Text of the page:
In its present avatar Hindutva ideology of non-inclusiveness conflicts with the secular, liberal and democratic spirit of Hinduism. Hindutva needs an ideological reconstruction which can be an effective and dedicated institution in the service of Hinduism.

But if it does not, and sticks to its stand that “Hinduism is only a derivative, a fraction, a part of Hindutva,” then it can find some archive space in Hinduism. In its vast open structure, Hinduism has always accommodated diverse ideologies. And kept them as part of its history and ever-evolving constitution. That is the tradition in Hinduism. Hindutva can rest in that tradition.

(Promod Puri lives in Vancouver, Canada. He is a writer and former editor and publisher of the South Asian Canadian newspaper, The Link, and ex-editor of Native Indian newspaper, The New Nation. He is the author of a recently published book titled Hinduism beyond rituals, customs and traditions”). His website:

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When Immigrants Become Anti-immigrants

By Promod Puri

With compassionate temperament, an immigrant is not expected to be an anti-immigrant.

But without that sentiment, immigrants can be anti-immigrant. Or they are selective in their prejudiced choice of immigrants.

The sentiment of humanism over time fades as mindset attitudes toward fellow human beings based on religion and ethnicity take over.

The prospective immigrants are thus categorized as “illegal and “legal,” refugees and migrants.

But, except being a criminal, nobody is illegal.

And those refugee claimants and migrants who “jump the queue” do so in desperation because there is no dedicated queue with considerate sympathies.

Politicians of the alt-right exploit the changed feeling of being anti-immigrant in the vote-rich immigrant pool.  Expressions like “extreme multiculturalism” and “too much diversity” are coined.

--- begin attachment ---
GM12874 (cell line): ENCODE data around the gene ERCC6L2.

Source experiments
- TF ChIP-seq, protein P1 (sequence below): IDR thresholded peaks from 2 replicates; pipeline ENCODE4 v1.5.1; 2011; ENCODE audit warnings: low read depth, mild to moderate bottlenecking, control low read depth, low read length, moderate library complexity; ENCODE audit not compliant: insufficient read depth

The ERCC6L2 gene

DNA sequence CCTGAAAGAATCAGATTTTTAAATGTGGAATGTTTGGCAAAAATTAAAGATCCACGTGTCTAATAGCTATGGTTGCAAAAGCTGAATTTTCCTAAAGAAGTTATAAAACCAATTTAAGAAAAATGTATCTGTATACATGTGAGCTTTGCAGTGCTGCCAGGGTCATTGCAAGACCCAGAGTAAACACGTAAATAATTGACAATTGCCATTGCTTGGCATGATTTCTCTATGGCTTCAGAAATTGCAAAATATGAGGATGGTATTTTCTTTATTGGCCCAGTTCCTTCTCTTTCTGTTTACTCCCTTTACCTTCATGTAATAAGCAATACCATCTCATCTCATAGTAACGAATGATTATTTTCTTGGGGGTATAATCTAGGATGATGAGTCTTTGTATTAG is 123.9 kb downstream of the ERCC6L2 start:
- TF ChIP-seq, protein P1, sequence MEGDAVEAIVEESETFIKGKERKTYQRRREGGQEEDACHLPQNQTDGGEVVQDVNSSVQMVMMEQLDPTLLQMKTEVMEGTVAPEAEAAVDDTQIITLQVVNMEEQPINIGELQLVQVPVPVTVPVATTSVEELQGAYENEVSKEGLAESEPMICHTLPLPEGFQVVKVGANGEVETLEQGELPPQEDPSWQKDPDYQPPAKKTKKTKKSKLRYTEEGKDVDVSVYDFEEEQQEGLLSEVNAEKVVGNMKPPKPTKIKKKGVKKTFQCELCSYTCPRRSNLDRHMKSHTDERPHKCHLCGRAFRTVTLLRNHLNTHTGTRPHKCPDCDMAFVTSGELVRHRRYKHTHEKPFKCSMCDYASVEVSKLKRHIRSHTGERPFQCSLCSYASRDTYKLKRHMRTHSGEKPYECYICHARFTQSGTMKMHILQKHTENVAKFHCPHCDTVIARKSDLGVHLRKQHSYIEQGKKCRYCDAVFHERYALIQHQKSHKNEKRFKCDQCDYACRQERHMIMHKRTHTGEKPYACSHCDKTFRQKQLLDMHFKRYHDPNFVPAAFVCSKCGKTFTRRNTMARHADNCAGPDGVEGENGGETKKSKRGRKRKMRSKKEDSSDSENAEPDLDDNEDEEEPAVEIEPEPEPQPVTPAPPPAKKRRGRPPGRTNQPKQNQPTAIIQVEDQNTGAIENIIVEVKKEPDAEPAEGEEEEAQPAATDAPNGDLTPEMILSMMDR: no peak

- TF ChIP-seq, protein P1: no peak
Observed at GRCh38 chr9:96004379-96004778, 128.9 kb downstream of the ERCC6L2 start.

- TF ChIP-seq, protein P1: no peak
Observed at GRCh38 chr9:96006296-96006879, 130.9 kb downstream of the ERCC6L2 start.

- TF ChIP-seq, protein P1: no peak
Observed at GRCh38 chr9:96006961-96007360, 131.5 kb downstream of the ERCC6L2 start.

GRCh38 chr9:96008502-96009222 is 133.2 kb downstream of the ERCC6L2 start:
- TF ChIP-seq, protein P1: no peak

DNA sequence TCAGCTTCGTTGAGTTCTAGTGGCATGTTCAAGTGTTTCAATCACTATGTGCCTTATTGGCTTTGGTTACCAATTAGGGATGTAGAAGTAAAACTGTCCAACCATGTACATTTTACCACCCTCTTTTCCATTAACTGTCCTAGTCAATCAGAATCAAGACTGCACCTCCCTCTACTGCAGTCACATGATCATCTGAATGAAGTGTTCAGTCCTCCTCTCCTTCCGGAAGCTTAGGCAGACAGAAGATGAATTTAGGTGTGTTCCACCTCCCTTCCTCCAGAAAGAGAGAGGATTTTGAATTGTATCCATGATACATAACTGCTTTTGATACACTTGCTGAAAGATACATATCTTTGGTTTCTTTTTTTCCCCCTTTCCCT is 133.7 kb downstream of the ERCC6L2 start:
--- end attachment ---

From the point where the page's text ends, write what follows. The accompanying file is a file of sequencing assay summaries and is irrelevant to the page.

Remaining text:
Quebec MP Maxime Bernier, who quit the Conservative Party of Canada August 23, is breeding an anti-immigrant temperament, perhaps knowing some immigrants are anti-immigrants too.

His appeal is based on the fear that “Canadian values” will be marginalized with “too much diversity.”

But Canadian values and its culture constitute an evolving phenomenon in which immigrants play the most significant role.

The diverse contribution of immigrants enriches the Canadian culture of multiculturalism.

When immigrants become anti-immigrant, and they are being played in the hands of alt-right politics, the secular and diverse foundation of Canadian heritage of being multicultural and multi-racial society becomes insecure.

(Promod Puri is a journalist, writer, and author of Hinduism Beyond Rituals, Customs, and Traditions. Websites:,,  

Legacies of Rajiv Gandhi And Atal Bihari Vajpayee

Soon names of streets, airports, schools, colleges and universities and other institutions in India will be dotted with the name of Atal Bihari Vajpayee by the BJP government, just like Congress did for Rajiv Gandhi.

In the public eye, both leave a legacy of being gentleman-politicians.

But for both them, their legacy also includes inciting and supporting the most heinous crimes against humanity. Rajiv Gandhi for being responsible for the carnage against Sikhs in Delhi and other parts of northern India. And Vajpayee for the anti-Muslim riots following the demolition of Babri Masjid and in Godhra, Gujarat.


“Forgive and forget” is a popular simple lecture or preaching which is easy to give but hard to follow.

For our own peace of mind, we may accept and attempt to follow the forgive-and-forget doctrine and move on with our lives.

However, the hurt feelings take time to heal in our reconciliation effort.

One can forgive. But forgetting can’t go away just by our wish.

The latter is influenced by the biology of our memory.

Whereas, forgetting involves our brain cells to evacuate an offensive infliction, forgiving needs to absorb in an expanded big heart.

Forgiving can be possible while forgetting may or maybe not.

-By Promod Puri

Beyond The Confines Of Atheism And Theism

By Promod Puri

When atheists reject the concept or existence of God, their conclusion is based on limited perception. The reason, we human beings are like a speck of creature in this colossal universe incapable of fathoming its enormity.

Their case does not win credibility either by just ridiculing those who believe in God.

And those under theism believing that God exists in physical form or in some supernatural and transcendental actuality, and offers a sensory experience, then it is merely an unjustified and ritualistic impression. This conception can be easily rejected in the face of the rationale-seeking contemporary society.